WASHINGTON -- The federal government has begun a broad effort to eliminate lead poisoning in children over the next decade.
The government's new plans, being drawn up as separate actions by three agencies, are aimed at halving the amount of lead in children's blood.
Lead attacks the nervous system and causes a range of effects in children, from a drop in academic performance to mental retardation.
The plans also call for eliminating lead paint in all the nation's homes over the next decade.
The government approach would include an alert, monitoring and treatment.
Under the plan a community, which could be a city neighborhood or a small town, would be alerted by a local health agency when moderately high levels of lead were found in children living there; there would be monitoring of the diet and lead hazards at home of those children with higher levels, and there would be medical treatment for those children with the highest levels.
Dr. William Roper, director of the federal Centers for Disease Control, said: "We believe that lead poisoning is the No. 1 environmental problem facing America's children. Therefore, it will take a major societal effort to eliminate it."
The greatest hazard of lead poisoning comes from lead paint and the dust that comes from the paint.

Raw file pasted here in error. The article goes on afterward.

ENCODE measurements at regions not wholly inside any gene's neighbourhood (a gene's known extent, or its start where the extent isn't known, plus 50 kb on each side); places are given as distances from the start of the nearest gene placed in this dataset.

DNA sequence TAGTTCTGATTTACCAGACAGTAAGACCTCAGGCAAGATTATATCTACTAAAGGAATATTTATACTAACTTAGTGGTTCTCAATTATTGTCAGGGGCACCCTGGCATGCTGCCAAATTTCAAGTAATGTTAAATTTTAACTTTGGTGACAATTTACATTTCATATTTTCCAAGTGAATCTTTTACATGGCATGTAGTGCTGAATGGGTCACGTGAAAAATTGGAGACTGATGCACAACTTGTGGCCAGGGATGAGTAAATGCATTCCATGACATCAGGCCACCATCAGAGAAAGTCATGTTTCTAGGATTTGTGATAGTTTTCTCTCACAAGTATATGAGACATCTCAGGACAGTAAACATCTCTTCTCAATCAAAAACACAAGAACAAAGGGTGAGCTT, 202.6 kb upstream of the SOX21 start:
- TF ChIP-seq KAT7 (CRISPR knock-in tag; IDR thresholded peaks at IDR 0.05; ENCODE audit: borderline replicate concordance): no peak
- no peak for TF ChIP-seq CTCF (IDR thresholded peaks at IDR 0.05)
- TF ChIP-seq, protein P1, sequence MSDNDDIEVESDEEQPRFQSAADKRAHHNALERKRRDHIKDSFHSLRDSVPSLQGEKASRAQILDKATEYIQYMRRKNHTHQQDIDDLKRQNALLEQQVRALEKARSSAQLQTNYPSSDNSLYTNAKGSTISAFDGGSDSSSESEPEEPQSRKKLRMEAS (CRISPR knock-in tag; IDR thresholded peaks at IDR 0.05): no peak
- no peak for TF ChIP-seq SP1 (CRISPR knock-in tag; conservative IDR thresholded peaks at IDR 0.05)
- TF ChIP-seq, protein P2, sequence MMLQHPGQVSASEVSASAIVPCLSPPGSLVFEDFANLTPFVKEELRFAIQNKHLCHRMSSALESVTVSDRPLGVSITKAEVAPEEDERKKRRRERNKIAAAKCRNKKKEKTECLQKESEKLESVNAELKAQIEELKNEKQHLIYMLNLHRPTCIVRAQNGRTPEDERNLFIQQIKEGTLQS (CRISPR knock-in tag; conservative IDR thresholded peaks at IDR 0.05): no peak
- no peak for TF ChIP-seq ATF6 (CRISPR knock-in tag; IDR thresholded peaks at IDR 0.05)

The new plans could impose a heavy burden on state and city health departments, which have the chief responsibility for testing and treatment.
The plan of the Department of Health and Human Services, devised by the federal Centers for Disease Control, is called "The Strategic Plan for Eliminating Childhood Lead Poisoning." It is expected to be made public in the next few months.
In a report made public last Friday as the first part of the federal effort, the Department of Housing and Urban Development outlined a comprehensive plan to eliminate lead paint in America's houses. It estimated it would cost $1.9 billion to $2.4 billion a year to test and remove lead from homes with the most serious hazards.
Based on a new survey, the housing agency said that of all homes occupied by families with young children, 38 percent would have "priority" hazards. The total annual cost of testing and abatement in these homes would be $1.9 billion to $2.4 billion, the report said.
The Department of Health and Human Services has drawn up guidelines for taking action on lead in the blood. It will start at 10 micrograms of lead for each deciliter of blood, at which level local officials are to be alerted so they may consider setting up programs to check lead levels in children living in high-risk areas.
It is believed that 4 to 6 million children have lead in their blood at this level or above, at which damage to the nervous system may begin.